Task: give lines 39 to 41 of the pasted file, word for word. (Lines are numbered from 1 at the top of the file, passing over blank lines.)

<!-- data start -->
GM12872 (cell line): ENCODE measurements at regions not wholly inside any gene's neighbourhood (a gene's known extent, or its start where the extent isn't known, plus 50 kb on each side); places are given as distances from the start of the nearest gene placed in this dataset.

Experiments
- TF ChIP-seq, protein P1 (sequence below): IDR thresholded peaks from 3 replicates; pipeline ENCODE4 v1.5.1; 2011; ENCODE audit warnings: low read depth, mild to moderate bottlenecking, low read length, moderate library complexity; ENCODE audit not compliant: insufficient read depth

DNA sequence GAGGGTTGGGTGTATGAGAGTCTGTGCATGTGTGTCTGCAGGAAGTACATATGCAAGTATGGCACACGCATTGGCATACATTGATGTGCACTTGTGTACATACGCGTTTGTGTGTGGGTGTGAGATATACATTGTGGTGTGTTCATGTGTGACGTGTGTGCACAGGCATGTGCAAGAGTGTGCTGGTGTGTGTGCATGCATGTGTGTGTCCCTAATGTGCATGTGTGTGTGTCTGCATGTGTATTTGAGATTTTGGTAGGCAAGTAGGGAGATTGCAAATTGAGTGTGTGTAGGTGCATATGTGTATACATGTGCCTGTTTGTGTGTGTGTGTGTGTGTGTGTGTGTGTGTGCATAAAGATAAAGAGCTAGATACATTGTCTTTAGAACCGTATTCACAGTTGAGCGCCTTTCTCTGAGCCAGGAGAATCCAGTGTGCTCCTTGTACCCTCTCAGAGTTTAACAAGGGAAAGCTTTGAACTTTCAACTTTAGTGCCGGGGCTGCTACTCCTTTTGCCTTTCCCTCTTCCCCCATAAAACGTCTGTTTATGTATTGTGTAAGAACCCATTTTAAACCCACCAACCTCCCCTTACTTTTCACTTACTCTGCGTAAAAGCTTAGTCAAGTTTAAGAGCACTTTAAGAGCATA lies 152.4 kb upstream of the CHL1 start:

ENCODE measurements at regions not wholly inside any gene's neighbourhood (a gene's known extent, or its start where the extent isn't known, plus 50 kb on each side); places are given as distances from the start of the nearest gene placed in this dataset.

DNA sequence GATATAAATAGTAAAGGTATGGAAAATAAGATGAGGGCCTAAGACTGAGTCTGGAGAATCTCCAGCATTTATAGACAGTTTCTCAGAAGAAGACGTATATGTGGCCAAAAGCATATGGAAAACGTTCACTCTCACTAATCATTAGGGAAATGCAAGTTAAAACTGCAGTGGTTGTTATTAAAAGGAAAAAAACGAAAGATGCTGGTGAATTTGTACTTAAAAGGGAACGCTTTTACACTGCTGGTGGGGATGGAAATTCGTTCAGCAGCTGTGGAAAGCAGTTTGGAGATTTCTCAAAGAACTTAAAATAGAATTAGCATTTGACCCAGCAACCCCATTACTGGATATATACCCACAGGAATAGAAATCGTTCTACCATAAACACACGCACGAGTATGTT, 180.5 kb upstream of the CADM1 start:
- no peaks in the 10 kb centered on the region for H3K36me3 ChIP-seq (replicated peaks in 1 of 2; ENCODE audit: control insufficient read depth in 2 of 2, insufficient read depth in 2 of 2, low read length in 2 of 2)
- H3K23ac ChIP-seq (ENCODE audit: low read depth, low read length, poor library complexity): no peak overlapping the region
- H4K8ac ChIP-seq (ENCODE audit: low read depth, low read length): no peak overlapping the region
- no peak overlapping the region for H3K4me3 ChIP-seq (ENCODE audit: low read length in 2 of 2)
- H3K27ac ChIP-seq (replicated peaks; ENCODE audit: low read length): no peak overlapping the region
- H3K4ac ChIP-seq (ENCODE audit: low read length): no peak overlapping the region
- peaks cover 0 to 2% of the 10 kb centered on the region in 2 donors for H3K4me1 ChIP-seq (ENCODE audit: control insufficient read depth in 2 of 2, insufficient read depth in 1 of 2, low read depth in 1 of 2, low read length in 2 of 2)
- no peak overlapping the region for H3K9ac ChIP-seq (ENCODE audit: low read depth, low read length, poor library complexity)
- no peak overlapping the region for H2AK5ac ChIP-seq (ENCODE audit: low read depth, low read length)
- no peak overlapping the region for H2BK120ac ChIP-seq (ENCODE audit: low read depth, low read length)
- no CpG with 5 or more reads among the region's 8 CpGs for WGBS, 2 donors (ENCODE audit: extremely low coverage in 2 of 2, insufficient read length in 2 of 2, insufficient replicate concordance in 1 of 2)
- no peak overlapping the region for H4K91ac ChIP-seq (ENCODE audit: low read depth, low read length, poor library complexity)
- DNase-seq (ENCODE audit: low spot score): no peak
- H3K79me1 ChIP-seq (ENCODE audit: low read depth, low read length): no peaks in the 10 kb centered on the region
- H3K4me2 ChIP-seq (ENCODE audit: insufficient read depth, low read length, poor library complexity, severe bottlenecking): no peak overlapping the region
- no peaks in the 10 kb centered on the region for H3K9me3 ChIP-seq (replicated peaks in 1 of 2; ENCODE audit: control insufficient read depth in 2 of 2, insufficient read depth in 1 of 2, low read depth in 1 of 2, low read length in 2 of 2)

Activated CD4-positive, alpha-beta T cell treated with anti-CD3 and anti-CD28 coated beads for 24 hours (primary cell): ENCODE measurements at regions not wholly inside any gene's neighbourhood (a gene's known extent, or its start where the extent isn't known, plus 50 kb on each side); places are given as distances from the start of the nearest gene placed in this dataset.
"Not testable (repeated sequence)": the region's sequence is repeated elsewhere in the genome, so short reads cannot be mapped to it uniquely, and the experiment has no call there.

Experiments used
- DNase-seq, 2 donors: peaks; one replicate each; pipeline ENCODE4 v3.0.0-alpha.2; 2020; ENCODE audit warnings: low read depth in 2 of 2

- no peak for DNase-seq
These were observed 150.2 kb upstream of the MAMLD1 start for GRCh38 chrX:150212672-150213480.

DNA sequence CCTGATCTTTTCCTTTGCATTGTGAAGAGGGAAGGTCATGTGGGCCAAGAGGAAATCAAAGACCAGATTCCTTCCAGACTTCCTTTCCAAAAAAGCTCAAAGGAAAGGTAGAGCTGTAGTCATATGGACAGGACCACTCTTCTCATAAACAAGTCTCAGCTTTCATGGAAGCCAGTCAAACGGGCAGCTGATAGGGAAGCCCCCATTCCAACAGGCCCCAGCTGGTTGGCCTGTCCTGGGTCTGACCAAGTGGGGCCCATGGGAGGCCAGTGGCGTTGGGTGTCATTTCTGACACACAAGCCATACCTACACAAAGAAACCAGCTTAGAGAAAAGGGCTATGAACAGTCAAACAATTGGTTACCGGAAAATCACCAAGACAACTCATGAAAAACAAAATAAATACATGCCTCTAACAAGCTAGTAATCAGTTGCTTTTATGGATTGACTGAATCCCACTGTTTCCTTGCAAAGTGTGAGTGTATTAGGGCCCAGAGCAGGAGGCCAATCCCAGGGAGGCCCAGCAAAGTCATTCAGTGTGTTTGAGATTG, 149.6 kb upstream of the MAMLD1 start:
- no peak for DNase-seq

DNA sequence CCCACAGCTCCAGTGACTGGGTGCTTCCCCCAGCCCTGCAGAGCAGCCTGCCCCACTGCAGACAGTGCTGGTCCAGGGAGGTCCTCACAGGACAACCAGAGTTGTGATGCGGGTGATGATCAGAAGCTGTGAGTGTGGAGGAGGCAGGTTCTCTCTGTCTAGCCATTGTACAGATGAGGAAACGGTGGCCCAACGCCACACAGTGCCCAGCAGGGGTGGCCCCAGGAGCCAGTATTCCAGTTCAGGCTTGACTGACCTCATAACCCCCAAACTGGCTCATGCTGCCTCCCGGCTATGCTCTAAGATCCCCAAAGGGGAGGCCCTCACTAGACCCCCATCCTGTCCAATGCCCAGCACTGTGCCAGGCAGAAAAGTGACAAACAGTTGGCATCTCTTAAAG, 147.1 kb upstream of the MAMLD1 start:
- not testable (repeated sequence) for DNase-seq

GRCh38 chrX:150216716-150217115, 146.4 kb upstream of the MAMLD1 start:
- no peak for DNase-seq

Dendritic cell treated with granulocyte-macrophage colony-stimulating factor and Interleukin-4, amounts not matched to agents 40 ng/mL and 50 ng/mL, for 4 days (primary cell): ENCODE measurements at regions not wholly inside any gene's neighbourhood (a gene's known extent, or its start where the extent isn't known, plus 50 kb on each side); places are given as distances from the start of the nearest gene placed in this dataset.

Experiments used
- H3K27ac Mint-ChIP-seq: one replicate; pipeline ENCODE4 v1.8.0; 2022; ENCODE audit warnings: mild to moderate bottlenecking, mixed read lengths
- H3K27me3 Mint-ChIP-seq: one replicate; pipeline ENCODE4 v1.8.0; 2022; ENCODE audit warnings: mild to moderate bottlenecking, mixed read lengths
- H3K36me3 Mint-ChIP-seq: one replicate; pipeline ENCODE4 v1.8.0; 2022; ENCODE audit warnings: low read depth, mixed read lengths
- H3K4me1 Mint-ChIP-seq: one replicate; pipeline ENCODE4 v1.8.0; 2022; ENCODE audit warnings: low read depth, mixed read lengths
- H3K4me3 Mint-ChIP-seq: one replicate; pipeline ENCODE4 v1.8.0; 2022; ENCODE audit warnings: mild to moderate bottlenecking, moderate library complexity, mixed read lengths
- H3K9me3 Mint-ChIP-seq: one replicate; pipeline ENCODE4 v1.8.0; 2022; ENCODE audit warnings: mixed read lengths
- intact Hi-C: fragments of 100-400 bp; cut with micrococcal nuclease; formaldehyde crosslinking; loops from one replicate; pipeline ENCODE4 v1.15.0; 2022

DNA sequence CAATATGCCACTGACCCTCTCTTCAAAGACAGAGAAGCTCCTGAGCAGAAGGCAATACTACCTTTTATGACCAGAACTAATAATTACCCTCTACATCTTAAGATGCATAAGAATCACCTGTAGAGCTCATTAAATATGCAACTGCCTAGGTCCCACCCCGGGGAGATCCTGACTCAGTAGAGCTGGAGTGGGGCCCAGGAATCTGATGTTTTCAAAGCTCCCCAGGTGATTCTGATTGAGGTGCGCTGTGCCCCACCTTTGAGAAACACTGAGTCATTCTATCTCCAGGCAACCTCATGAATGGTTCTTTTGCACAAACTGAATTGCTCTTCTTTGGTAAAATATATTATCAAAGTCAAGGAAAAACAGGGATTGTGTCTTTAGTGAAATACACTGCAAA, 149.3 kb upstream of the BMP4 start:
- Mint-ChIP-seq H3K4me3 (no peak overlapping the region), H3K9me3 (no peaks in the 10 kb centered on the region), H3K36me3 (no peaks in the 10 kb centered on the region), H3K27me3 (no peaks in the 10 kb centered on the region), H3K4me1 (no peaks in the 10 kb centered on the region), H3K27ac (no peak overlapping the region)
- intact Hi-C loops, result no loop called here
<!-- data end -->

- H3K36me3 Mint-ChIP-seq: one replicate; pipeline ENCODE4 v1.8.0; 2022; ENCODE audit warnings: low read depth, mixed read lengths
- H3K4me1 Mint-ChIP-seq: one replicate; pipeline ENCODE4 v1.8.0; 2022; ENCODE audit warnings: low read depth, mixed read lengths
- H3K4me3 Mint-ChIP-seq: one replicate; pipeline ENCODE4 v1.8.0; 2022; ENCODE audit warnings: mild to moderate bottlenecking, moderate library complexity, mixed read lengths